Cyber Ransom vs. Ransomware

By now, we have all heard about ransomware as it has taken over the cybersecurity scene over the last couple of years. However, we want to make sure that everyone is clear about the difference between cyber ransom and ransomware, as there is a very clear distinction. Cyber ransom and ransomware attacks have been the most popular forms of cyberattacks as of late.

Cyber Ransom

The most common form of cyber ransom is through a distributed denial of service (DDoS) attack. In a DDoS attack, hackers flood a business’ site with data requests, overwhelming the site’s legitimate functions. The flooding eventually forces that website to shut down. As far as the ransom is concerned, cybercriminals will threaten to launch an attack on an organization’s site unless the organization pays a ransom fee of a certain Bitcoin amount.

Another form of cyber ransom is through corporate extortion which is becoming more and more popular. This type of attack can be carried out in several ways. One approach, which Domino’s in Europe was hit with, is where a cybercriminal sends out a ransom letter threatening businesses with negative online reviews, complaints to the Better Business Bureau, harassing telephone calls, or fraudulent delivery orders.

Another variation of corporate extortion is where cybercriminals perform a data breach, where they gain access to a company’s network and gather sensitive data. The data collected is usually information on their clients such as credit cards, social security numbers, email addresses, and login credentials. While this seems like data breaches that we have heard about recently (Yahoo, Adult Friend Finder, and several social media sites), cybercriminals who are involved in corporate extortion are in it for the money. Once cybercriminals have performed the data breach, they will threaten to publicly release the information unless the company pays a set ransom fee.

Ransomware

Ransomware is the most common form of cyberattack seen today. In a ransomware attack, the cybercriminal will infect a machine with malware that encrypts all or some files on a user’s computer. Once the encryption process has completed, a ransom note will appear on the victim’s screen demanding payment in order to receive the decryption key. Payment for the decryption key is usually made in Bitcoins, which are extremely hard to trace back to the hacker. Ransomware is most commonly distributed through phishing campaigns where cybercriminals will send emails embedded with malware. Once the user on the receiving end clicks on a link or opens up an attached file, the malware will begin to download, and the encryption process will begin.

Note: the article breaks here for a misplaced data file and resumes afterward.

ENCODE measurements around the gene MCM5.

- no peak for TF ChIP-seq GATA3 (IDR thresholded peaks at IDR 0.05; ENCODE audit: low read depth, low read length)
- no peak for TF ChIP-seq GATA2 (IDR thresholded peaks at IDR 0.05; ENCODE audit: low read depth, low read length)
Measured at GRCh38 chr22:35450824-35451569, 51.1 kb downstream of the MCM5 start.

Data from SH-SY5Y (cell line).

Cyber Ransom and Ransomware Connected

  • Cyber Ransom – Cybercriminals threaten to launch a DDoS attack on an organization’s site unless the organization pays a ransom fee.
  • Ransomware – Cybercriminals infect machines with malware that encrypts all or some files, then demand a ransom fee to receive the decryption key.

 

When put in these terms, cyber ransom and ransomware seem like they wouldn’t be connected at all. However, cybercriminals are becoming more and more sophisticated with their attacks every single day. So, here’s the kicker. Cybercriminals are starting to use the threat of DDoS as ‘smokescreens’ for more wicked attacks, such as ransomware. The hackers will use DDoS attacks to distract the IT department, so they are able to slip under the radar without being detected. While the DDoS attack or the threat of one will only distract IT individuals for a short time, that’s all the time hackers need. While the IT staff scramble to handle the momentary network outages, hackers can use automated scanning or penetration techniques to map a network and install ransomware.
To stop these types of attacks, look at some of the new technologies that continuously monitors your network traffic.

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